The Art of Mastering Designs
How to Learn from Past Logo Failures
Logos are tricky, and they can either make or break your business. Many businesses utilize logo as a form of showing professionalism, for branding, and catching their customers’ attention. In this article, we won’t be highlighting about the famous logos available and used by famous brands, but instead, we will be dealing with the best logo fails. A poorly designed logo can actually catch the eyes of consumers for the incorrect reasons.
In 2012, the Summer Olympic Games was threatened by Iran to boycott the said event because the logo used “ZION” which also refers to a Jewish holy state and the whole country became upset. If you make a logo, it is best to have it tested by an audience before it is published. Another logo fail when adopted by a new company is the bloody Sherwin Williams color your world logo, wherein one might think it was some sort of warning about ills of violence and war. This logo has been existing since 1905 and it is a sign of cutting-edge surrealism, remaining a classic symbol for generations, but a new company adopting this logo may appear to be offensive. What we can learn about Sherwin Williams logo is that any logo cutting edge today, maybe a classic logo tomorrow or mildly offensive in the future. The controversial Pepsi “bloat” logo reminds us that not all cartoon logos are effective, most especially if it brings the opposite results. Of course, the Pepsi company did not intend to remind their customers that drinking soda is bad for the health, but they missed testing the impact of their “bloat” logo wherein it just looks like a large person wearing a shirt that is too small for his belly. It is best to have your logo tested and reviewed by different focus groups so you can assess its possible impact on consumers, most especially your target audience.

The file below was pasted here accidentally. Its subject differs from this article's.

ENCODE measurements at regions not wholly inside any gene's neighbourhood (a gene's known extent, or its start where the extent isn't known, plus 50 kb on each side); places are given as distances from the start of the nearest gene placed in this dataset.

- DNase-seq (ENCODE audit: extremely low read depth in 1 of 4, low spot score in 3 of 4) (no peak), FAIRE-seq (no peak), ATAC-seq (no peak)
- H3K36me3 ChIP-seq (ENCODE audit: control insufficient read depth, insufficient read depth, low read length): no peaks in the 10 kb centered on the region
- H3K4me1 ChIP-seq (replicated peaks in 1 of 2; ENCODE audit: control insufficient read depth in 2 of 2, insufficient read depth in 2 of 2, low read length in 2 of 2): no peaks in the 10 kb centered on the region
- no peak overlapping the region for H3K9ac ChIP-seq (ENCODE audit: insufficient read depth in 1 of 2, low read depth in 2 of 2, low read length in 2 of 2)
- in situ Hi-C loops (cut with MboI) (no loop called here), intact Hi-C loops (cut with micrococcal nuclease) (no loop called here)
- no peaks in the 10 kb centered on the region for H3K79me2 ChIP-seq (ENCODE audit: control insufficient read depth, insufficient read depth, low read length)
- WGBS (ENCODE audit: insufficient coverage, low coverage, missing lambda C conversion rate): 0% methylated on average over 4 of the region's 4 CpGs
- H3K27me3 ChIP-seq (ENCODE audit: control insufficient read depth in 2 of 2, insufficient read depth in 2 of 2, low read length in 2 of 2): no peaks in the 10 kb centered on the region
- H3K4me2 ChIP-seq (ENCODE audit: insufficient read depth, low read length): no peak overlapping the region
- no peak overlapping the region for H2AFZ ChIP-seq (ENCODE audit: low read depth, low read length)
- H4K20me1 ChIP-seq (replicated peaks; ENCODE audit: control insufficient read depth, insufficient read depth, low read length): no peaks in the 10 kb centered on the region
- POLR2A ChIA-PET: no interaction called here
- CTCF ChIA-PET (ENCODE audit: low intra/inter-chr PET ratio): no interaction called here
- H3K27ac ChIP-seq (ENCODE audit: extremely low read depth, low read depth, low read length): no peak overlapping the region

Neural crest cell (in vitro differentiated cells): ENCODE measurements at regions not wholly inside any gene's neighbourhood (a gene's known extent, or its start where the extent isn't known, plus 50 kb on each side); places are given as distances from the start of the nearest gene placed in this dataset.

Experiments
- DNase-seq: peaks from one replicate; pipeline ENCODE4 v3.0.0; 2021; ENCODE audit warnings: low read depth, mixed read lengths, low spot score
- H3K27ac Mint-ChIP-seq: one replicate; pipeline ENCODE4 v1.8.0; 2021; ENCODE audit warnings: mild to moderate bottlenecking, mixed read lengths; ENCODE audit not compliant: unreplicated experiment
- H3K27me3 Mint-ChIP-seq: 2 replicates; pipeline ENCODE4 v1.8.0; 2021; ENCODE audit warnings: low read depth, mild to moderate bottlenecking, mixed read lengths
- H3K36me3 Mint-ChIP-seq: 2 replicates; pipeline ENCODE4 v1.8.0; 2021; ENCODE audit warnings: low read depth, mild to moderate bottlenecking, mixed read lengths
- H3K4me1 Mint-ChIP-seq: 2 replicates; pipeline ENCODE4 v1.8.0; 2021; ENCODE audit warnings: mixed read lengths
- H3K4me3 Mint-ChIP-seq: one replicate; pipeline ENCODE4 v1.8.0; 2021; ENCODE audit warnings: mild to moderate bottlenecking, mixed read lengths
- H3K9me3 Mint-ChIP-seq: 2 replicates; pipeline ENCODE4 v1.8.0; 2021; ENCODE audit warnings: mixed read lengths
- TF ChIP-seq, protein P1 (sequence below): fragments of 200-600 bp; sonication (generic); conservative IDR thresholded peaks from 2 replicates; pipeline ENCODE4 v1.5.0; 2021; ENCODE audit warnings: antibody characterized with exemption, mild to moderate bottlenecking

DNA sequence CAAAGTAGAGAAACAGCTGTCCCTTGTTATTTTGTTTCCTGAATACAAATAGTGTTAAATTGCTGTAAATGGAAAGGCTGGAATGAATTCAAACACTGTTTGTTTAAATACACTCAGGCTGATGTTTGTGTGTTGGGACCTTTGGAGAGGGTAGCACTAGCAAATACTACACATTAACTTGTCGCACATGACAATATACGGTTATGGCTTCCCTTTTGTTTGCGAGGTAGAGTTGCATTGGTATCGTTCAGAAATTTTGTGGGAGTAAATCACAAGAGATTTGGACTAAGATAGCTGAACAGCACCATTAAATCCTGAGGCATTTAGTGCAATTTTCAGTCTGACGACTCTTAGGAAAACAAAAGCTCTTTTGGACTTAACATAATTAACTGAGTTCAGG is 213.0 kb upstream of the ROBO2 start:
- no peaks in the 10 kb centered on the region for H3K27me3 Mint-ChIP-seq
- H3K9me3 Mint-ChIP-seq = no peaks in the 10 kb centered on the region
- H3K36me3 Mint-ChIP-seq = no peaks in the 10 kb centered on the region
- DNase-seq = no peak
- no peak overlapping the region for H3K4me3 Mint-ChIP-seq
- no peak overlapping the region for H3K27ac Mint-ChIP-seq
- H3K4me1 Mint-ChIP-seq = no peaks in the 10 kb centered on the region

In 2010, Gap, a famous clothing company, changed their classic logo that was a huge mistake on their part. In 2010, Gap changed the classy Spire Regular typeface designed by Anne Pomeroy into Helvetica for an attempt to emulate the success of its competitor, but the typeface and little gradient square did not appeal to fashion designers and critics as it appears like a printed blurry JPEG and called it a logo. Gap went back to their classic logo and did not look back. Although black metal effect logos are cool, you should not adopt this theme if your business is not in line with body piercing, tattoos, motorcycles, or electronics, be unique and your logo will stand out from others.